With the evolving world of social media and consumer dependence on the internet, more and more companies are using online resources to promote their business. Many brands, that may have traditionally hired PR Executives to help them gain press coverage, are now looking to online experts who can help them master the search engines.
Scott Malthouse works in Online PR and in this exclusive interview with Jobulo he shares an insight into the industry and gives some tips on how candidates can gain a job.
Tell Us About Your Career Background
I graduated not too long ago with a degree in Journalism and from there I worked in the Leeds City Council doing admin work while doing Freelance Journalism on the side. I started getting some work doing press releases for videogame developers through a magazine I regularly write for before moving into digital marketing as an off-page SEO Executive. From there I moved into online PR, which is where I am at the moment.
What Made You Want to Work in PR?
PR is a really fascinating industry and ever since I got my degree I knew I could either go into Journalism or PR as a career. The fact of the matter is that PR jobs tend to offer a nice amount of stability while letting me do things that I love, like news stories, interviewing interesting people and coming up with creative campaigns. I also get on well with people, so it seemed like a natural career path for me.
In Your Opinion Do You Need a Degree to be Successful in this Industry?
Most positions look for some related degree or another, whether it’s PR, Journalism or Marketing. It’s possible to learn on the job, but to really shine it’s beneficial to have a fair amount of training up your sleeve. You’re going to need to know things like media law, how to write news and what makes a great story – which are things that you’re generally taught in a degree. Personally, I don’t think I would have got where I am now without one. However, saying that experience is also important, perhaps even more important.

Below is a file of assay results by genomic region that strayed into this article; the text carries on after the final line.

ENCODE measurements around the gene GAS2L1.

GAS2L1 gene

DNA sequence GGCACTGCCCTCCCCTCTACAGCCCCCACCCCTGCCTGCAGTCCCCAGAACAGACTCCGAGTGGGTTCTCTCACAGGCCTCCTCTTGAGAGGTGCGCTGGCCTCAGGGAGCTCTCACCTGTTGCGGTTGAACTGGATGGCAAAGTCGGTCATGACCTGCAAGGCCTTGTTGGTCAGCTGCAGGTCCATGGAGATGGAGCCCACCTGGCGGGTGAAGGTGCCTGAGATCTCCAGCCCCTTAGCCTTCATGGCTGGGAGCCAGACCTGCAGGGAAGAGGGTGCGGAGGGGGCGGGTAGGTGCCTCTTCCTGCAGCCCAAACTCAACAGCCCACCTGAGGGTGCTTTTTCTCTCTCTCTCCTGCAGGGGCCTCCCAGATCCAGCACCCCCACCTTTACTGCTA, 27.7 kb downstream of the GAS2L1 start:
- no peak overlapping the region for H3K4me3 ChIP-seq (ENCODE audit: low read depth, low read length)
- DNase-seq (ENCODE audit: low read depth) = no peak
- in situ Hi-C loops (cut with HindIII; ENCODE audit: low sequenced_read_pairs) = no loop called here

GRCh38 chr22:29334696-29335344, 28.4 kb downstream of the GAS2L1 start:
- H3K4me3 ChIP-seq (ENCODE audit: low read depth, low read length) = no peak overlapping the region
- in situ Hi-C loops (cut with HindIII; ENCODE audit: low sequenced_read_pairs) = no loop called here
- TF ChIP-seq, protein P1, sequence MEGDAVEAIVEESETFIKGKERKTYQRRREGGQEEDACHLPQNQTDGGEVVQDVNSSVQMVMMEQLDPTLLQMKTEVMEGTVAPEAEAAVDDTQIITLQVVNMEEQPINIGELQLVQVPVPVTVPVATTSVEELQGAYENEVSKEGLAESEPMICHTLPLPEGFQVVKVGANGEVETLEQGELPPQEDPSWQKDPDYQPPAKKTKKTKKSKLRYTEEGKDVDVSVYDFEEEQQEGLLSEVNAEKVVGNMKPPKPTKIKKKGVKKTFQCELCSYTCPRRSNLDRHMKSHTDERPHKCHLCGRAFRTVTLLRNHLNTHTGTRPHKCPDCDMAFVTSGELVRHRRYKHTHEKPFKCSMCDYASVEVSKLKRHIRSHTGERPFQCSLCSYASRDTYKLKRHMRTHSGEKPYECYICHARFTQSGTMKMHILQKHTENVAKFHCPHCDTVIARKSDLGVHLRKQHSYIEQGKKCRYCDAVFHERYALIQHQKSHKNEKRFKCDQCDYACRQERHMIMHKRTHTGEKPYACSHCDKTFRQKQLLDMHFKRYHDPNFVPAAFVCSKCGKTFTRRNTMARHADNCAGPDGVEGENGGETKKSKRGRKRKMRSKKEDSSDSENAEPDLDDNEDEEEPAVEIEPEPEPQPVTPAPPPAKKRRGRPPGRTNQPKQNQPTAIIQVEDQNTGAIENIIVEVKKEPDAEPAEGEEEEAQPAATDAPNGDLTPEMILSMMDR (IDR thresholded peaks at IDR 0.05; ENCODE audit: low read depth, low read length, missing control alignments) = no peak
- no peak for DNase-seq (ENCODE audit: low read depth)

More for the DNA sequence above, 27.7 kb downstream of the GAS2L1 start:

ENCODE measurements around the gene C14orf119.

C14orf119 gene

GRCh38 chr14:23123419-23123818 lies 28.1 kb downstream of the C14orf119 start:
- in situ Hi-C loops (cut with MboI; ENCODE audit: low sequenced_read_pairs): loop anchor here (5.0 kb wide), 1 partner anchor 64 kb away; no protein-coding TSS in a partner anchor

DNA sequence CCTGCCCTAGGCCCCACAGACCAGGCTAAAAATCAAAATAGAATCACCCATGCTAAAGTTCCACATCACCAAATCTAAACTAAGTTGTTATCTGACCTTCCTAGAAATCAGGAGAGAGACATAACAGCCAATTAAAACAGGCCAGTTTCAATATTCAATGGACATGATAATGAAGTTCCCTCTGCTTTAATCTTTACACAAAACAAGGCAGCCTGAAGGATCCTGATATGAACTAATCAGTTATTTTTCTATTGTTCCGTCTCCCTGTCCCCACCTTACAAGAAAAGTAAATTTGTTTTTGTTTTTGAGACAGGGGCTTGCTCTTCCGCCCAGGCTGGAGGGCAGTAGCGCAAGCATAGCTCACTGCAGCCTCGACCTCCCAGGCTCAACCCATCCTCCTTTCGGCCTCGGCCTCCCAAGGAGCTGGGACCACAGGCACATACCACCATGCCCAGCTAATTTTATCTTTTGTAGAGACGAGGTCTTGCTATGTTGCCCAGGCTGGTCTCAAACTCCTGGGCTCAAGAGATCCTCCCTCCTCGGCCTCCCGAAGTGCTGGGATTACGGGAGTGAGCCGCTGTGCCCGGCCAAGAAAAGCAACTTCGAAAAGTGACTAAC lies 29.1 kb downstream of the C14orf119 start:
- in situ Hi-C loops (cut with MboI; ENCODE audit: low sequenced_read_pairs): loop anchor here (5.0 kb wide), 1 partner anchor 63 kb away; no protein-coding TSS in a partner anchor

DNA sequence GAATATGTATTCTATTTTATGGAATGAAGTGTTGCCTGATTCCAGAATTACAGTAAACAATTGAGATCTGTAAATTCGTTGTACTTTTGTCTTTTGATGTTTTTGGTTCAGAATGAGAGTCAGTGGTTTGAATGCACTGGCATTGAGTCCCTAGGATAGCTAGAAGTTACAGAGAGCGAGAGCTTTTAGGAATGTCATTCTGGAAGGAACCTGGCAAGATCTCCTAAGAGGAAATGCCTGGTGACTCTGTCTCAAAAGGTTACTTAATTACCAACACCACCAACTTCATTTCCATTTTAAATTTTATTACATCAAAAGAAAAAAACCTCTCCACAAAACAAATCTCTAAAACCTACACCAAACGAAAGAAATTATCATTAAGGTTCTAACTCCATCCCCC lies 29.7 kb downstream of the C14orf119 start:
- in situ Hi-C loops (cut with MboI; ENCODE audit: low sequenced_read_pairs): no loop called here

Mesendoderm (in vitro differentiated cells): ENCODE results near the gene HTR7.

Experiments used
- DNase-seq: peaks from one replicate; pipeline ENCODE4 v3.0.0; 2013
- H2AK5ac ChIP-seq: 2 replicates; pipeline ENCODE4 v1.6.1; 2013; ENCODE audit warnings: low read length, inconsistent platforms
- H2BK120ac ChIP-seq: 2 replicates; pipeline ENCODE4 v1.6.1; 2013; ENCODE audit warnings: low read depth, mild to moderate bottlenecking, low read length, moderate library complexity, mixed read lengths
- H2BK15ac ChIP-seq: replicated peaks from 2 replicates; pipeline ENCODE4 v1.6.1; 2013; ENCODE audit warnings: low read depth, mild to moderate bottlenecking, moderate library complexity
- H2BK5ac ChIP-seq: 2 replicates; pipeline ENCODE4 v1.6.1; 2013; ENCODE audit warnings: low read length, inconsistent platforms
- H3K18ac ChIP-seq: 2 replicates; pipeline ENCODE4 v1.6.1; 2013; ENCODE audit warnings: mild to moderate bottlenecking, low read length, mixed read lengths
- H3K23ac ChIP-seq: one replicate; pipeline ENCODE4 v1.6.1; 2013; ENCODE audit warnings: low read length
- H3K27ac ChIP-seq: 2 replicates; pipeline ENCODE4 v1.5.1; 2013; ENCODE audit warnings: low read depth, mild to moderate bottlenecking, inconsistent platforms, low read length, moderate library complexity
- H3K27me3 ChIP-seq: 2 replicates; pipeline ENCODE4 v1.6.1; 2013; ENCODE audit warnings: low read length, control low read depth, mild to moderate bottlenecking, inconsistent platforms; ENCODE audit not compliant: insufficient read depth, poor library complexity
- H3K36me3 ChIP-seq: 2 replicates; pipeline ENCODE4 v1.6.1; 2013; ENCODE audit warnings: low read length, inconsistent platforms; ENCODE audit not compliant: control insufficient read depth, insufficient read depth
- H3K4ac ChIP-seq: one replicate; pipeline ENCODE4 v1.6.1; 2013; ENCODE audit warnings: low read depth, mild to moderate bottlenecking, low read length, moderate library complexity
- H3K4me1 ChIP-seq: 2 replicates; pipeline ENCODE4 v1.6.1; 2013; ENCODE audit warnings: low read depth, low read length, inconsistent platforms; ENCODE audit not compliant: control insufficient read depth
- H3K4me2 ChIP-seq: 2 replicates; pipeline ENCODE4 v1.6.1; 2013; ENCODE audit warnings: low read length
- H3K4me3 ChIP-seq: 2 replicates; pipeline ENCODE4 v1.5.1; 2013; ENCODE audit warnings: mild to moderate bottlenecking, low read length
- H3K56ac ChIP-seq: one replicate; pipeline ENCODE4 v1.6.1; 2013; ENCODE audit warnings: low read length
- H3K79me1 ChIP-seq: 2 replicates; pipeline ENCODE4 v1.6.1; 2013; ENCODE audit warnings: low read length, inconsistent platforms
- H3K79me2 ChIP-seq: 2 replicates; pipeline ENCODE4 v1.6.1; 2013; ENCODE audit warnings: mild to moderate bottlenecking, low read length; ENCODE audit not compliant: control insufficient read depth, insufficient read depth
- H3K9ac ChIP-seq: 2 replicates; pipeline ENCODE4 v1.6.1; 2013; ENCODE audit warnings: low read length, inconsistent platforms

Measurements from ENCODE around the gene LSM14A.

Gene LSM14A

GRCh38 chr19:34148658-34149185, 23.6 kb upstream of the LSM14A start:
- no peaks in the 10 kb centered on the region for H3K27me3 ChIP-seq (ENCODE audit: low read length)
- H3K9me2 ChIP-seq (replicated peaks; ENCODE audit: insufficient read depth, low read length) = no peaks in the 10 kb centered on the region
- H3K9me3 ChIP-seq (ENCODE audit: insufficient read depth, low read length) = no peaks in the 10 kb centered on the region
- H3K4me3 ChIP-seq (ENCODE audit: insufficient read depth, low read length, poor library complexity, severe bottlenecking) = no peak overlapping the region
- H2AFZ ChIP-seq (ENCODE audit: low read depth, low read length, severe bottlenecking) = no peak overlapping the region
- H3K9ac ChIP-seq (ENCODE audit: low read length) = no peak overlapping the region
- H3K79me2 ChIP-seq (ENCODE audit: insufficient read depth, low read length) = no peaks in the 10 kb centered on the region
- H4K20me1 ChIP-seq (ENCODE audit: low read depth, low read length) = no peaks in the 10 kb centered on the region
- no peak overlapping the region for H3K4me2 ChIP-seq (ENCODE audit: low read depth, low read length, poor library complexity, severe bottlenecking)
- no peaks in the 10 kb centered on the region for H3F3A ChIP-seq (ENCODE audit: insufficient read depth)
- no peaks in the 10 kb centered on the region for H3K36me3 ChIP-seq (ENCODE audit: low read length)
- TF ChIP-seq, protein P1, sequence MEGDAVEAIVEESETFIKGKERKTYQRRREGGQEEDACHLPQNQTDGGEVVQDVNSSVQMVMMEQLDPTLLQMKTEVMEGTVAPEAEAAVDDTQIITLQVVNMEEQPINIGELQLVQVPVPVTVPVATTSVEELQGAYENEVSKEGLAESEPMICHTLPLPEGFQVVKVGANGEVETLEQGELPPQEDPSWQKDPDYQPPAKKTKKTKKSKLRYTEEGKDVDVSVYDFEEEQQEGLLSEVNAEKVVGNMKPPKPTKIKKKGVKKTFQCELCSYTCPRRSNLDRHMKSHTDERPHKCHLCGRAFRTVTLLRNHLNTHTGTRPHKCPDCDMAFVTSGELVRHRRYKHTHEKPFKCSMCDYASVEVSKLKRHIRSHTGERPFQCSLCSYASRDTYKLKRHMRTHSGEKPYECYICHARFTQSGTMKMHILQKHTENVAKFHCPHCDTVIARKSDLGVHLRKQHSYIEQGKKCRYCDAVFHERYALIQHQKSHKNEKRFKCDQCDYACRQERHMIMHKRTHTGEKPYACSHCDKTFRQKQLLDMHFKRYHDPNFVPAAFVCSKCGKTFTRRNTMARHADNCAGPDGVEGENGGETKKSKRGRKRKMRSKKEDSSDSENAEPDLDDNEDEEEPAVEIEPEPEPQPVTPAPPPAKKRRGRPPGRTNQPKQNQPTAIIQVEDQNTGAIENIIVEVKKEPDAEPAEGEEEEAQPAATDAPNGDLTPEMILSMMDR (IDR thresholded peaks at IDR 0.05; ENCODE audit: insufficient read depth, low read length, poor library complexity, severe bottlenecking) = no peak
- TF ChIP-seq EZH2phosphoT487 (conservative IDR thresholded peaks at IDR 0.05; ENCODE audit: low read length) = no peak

What Is It Like Working for An Agency?
It’s challenging! You don’t just handle one client. You are generally going to be juggling many at a time, leading multiple campaigns in different industries. It’s definitely not for people who can’t cope with pressure, but working in so many different industries gives you a wealth of experience running different kinds of campaigns. One hour you could be brainstorming a medical client, the next you’re writing press releases for a real estate client. It really keeps you on your toes.
Tell Us About Your Daily Role?
I work in online PR, meaning I focus almost purely on getting brands coverage on the internet. On a day to day basis I research campaign ideas, run competitions, pitch ideas to Journalists and monitor media coverage. It’s my job to lead on creative campaigns, promoting and evaluating their success. It’s also important for me to build relationships with Journalists, either by simply giving them a call or getting together with them for an informal coffee.
How Does Online PR Differ to Traditional PR?
Online PR is integrated with digital marketing, so while it’s a similar role, we also need to make sure that our campaigns have a positive SEO (Search Engine Optimisation) benefit for the client to help with their visibility on major search engines. That means that the way you evaluate a traditional PR campaign will be slightly different to an online campaign because you’re also looking at social shares, natural pick-up and links as part of the campaign.
What Advice Would You Give to Someone Wanting to Work in PR?
The best advice I can give is to ask yourself whether you like people and whether you’re a creative person. If not then PR may not be the best route for you. But if you are, then get some experience through an internship or some voluntary work. A course, whether a degree or otherwise, will also really help you understand how the media ticks and give you the practical and theoretical knowledge to start a career in PR.
What Do You Think Is the Most Important Thing to Show on Your CV If You Are Applying for a Job in PR?
Experience. Showing that you have volunteered or taken on an internship will set you apart from others who have perhaps got a Marketing degree but haven’t done anything since then. Showing that you have the drive and passion to work in the industry will do wonders – so definitely persist and get some experience under your belt, paid or not.